Please note that this series is written in fun. If you don’t like hints of sarcasm and hyperbole don’t read this. If you find the title offensive, don’t read this. However, if you understand that this is a great time to be a writer of fiction and feel like a lone happy person in a tsunami of fear, read on.
Are you sitting on the fence about an idea you want to pursue? Then this post is for you.
I recently had a conversation with a fellow writer that went something like this:
“Hey Dara, I’ve got a great idea for a new book.” (Precedes to tell me the idea)
“Wonderful,” I say knowing that ideas, like dust, are everywhere. “Get started.”
“I can’t. There’s a problem.”
“What? Is your system down? Then use a pen and paper or talk into a recorder or…”
“No, it’s not that. It’s so different from what I usually write.”
“So?” I say. “Write it anyway.”
“I’m under contract to write my usual work.”
“Write it on the side.”
“I’m not sure my agent will like it. She says that I should focus on writing (current trend).”
I sigh. “Your agent doesn’t have to like it. Write it first, then worry about it later.”
“But what if I write it and then can’t sell it?”
By now I’m trying not to grit my teeth. “Why are you worrying about something that hasn’t even happened yet?”
“But it could happen…”
At this point I lose my patience so I’ll save you from my less than polite reply. The point is that this conversation and conversations like it both irritate and scare me. Why?
Crazy Lesson #3
Because most visual artists never ask permission. They create what they want to and then market it. However, most writers for some awful reason think of themselves as factory workers. They think of the market first then create. That’s backwards! Talk about a creativity killer.
You don’t need permission to create.
You don’t need permission to grow.
You don’t need permission to experiment.
I remember sending a proposal to an editor who passed on the premise. I’m still going to write the book because I WANT TO. I, the creative artist, like the idea and believe others will too (I never think of whether or not a large audience will agree with me, that’s not my problem or focus).
In publishing, editors and agents act as managers. They like to keep the status quo. They like to use what has sold in the past to help predict what they believe will sell in the future. When it comes to a new release they care about making the biggest splash possible (there’s no long term planning in publishing). So if your book is ‘too unique’ or your audience ‘too small’ they’re not interested. Or they’ll kindly encourage you to water your text down to make it more mainstream. That’s they’re job, not yours. If you, as a writer, put their ‘marketing limitations’ in your mind good luck staying true to yourself and writing stories that will resonate with your particular audience.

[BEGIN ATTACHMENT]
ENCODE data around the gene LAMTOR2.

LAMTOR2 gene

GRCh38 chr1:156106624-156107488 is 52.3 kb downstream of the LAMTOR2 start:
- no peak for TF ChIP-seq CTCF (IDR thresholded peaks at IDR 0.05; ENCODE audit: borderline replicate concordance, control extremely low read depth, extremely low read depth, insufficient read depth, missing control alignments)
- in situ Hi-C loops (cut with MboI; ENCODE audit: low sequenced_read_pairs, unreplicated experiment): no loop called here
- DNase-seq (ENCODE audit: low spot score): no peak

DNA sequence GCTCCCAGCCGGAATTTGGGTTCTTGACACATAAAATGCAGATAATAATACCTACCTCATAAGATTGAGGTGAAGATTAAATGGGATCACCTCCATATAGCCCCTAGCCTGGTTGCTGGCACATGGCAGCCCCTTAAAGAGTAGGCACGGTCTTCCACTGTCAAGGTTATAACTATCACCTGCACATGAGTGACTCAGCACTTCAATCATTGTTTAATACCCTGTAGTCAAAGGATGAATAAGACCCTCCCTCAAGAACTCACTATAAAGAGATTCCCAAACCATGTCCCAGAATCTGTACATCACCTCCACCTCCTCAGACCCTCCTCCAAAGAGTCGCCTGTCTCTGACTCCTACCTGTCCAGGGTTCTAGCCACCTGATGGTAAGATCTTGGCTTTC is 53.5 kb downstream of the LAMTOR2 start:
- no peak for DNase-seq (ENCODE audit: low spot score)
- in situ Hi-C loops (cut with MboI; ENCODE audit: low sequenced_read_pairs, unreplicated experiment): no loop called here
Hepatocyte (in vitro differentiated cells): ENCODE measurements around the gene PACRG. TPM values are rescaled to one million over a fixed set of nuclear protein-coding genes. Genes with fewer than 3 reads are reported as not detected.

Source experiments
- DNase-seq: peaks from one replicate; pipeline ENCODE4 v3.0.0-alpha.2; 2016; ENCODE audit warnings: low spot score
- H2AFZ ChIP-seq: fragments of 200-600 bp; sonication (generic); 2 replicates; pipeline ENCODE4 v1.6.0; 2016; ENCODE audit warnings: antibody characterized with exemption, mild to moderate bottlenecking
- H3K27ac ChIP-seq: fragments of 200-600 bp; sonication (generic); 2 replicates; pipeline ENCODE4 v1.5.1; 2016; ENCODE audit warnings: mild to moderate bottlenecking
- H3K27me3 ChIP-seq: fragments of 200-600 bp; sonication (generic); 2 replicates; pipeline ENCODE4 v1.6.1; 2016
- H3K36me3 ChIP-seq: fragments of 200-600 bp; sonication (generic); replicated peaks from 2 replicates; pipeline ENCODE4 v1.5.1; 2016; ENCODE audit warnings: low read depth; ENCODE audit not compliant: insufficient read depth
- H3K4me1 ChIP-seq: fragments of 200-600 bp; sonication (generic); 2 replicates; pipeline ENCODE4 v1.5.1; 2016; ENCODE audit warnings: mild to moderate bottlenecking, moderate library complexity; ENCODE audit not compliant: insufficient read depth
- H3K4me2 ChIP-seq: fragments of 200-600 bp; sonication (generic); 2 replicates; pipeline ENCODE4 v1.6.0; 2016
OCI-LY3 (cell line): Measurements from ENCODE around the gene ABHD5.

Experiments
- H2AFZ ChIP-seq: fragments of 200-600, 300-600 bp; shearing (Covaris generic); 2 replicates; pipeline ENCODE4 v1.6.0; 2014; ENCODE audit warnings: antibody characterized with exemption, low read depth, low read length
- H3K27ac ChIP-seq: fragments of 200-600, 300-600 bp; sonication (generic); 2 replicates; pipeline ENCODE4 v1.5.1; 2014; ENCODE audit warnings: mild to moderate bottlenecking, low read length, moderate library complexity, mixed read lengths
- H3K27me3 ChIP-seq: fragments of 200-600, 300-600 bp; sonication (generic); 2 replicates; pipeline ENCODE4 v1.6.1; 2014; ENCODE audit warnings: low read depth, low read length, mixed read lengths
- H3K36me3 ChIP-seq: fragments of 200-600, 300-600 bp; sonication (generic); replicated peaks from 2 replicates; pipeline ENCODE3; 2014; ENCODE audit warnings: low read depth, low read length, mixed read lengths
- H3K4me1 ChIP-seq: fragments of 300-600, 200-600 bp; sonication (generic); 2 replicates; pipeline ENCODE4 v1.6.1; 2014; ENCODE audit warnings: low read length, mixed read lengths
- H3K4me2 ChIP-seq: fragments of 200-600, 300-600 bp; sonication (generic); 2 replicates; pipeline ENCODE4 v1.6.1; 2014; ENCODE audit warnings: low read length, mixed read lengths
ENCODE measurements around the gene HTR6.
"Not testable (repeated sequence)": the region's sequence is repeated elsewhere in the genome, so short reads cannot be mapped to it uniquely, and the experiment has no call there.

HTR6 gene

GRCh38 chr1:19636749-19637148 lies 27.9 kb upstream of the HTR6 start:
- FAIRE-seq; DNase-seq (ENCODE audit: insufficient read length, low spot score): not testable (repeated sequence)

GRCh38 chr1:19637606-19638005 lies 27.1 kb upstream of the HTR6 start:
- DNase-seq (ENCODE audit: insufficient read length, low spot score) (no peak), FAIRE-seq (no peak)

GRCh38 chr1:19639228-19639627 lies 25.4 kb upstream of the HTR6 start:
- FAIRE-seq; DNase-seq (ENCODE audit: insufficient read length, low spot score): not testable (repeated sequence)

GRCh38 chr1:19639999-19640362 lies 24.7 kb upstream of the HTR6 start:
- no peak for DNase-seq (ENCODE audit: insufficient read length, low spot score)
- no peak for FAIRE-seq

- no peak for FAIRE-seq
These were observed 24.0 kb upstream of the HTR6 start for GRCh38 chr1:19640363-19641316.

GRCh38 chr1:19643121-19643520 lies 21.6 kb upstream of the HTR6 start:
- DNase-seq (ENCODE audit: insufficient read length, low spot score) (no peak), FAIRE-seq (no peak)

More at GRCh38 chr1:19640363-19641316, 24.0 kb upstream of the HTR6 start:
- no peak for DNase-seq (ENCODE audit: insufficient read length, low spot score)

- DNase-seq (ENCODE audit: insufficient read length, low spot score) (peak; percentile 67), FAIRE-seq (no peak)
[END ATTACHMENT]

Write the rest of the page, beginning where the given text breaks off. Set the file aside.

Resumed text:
At times I can be a bit wild with my descriptions and my editor does a great job of reining me in for my Harlequin audience. No problem! I know that’s her job. But her suggestions do not stop me from writing with a wild abandon each time I start a new book because I never let ‘outside’ voices intrude into my creative process.
How to Regain Your Sanity
Don’t Ask Permission. Ever. If you want to write something, write it. Nothing is every wasted.
Know That True Artists are Game Changers. They don’t follow, they lead. They create first then worry about who their art will serve. If you want to be compliant (rewrite until your voice is gone, write what someone else tells you) that’s fine (sad, but fine). You’ll never stand out and your unique voice will be unnecessarily smothered. And the joy I like to talk about will quickly disappear.
Understand that Storytellers Rule. Storytellers are at their most powerful when they’re courageous enough to tell the stories in their hearts. They may not make a big splash in the beginning, but they will eventually get noticed by those they’re meant to serve. Star Trek didn’t gain its rabid following until it was in re-runs. It’s A Wonderful Life wasn’t a hit until decades after its release. The Great Gatsby, Their Eyes Were Watching God and other notable titles were put out of print when their authors were alive, but were later ‘rediscovered.’ If they hadn’t created these works we wouldn’t be talking about them.
Take Risks. You won’t destroy your career; instead you’ll become better at your craft.
You’ll learn more about yourself and about your world.
Write, create, submit and repeat: Fire as many new, wonderful stories that you can. You may fail, you may succeed. That’s the point. You’re a working writer–that’s what we do.
© 2011 Dara Girard